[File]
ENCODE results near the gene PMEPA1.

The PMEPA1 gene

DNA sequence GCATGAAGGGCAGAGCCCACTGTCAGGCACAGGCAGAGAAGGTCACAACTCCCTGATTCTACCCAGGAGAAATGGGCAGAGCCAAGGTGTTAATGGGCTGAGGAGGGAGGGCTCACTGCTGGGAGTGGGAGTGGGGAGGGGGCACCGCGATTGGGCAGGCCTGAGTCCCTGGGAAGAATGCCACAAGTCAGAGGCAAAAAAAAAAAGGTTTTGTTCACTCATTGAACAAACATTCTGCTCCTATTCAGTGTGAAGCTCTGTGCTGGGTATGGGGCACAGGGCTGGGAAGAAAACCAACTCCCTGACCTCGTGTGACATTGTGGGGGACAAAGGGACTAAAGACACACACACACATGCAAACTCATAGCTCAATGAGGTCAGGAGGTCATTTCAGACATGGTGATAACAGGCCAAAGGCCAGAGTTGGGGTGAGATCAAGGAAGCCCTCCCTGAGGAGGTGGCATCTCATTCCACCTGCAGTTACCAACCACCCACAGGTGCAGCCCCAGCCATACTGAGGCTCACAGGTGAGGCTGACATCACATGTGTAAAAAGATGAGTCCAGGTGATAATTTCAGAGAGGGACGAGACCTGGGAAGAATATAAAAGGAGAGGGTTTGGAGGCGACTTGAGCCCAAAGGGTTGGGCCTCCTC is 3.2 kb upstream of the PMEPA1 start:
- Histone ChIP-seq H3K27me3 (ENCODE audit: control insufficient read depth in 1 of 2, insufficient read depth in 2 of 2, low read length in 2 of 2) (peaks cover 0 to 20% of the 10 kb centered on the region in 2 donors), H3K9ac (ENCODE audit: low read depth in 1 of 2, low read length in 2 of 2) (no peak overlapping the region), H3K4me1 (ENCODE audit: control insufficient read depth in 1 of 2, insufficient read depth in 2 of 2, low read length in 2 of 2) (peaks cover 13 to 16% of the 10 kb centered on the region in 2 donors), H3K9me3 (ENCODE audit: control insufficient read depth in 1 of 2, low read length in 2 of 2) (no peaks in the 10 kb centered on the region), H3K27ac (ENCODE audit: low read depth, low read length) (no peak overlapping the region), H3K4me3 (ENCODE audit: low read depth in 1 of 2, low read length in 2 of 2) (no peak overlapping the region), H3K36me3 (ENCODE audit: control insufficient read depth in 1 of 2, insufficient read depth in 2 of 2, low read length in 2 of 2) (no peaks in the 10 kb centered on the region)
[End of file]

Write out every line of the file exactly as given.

ENCODE results near the gene PMEPA1.

The PMEPA1 gene

DNA sequence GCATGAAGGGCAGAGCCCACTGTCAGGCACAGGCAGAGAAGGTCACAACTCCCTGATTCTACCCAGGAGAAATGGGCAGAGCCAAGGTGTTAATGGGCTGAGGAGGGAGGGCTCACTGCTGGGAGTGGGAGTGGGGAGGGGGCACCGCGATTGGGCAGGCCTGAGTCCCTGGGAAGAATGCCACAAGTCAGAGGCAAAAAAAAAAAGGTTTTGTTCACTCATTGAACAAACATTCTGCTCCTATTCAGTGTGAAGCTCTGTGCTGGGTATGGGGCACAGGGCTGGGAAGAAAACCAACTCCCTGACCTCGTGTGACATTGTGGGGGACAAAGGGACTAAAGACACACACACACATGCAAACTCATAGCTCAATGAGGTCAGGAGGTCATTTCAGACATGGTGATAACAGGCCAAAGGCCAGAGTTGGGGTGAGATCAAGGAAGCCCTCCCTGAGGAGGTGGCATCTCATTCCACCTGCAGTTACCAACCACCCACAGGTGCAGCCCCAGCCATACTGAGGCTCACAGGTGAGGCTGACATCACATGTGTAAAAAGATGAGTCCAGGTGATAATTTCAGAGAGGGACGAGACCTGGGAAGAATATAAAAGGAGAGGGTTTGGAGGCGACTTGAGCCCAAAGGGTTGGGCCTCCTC is 3.2 kb upstream of the PMEPA1 start:
- Histone ChIP-seq H3K27me3 (ENCODE audit: control insufficient read depth in 1 of 2, insufficient read depth in 2 of 2, low read length in 2 of 2) (peaks cover 0 to 20% of the 10 kb centered on the region in 2 donors), H3K9ac (ENCODE audit: low read depth in 1 of 2, low read length in 2 of 2) (no peak overlapping the region), H3K4me1 (ENCODE audit: control insufficient read depth in 1 of 2, insufficient read depth in 2 of 2, low read length in 2 of 2) (peaks cover 13 to 16% of the 10 kb centered on the region in 2 donors), H3K9me3 (ENCODE audit: control insufficient read depth in 1 of 2, low read length in 2 of 2) (no peaks in the 10 kb centered on the region), H3K27ac (ENCODE audit: low read depth, low read length) (no peak overlapping the region), H3K4me3 (ENCODE audit: low read depth in 1 of 2, low read length in 2 of 2) (no peak overlapping the region), H3K36me3 (ENCODE audit: control insufficient read depth in 1 of 2, insufficient read depth in 2 of 2, low read length in 2 of 2) (no peaks in the 10 kb centered on the region)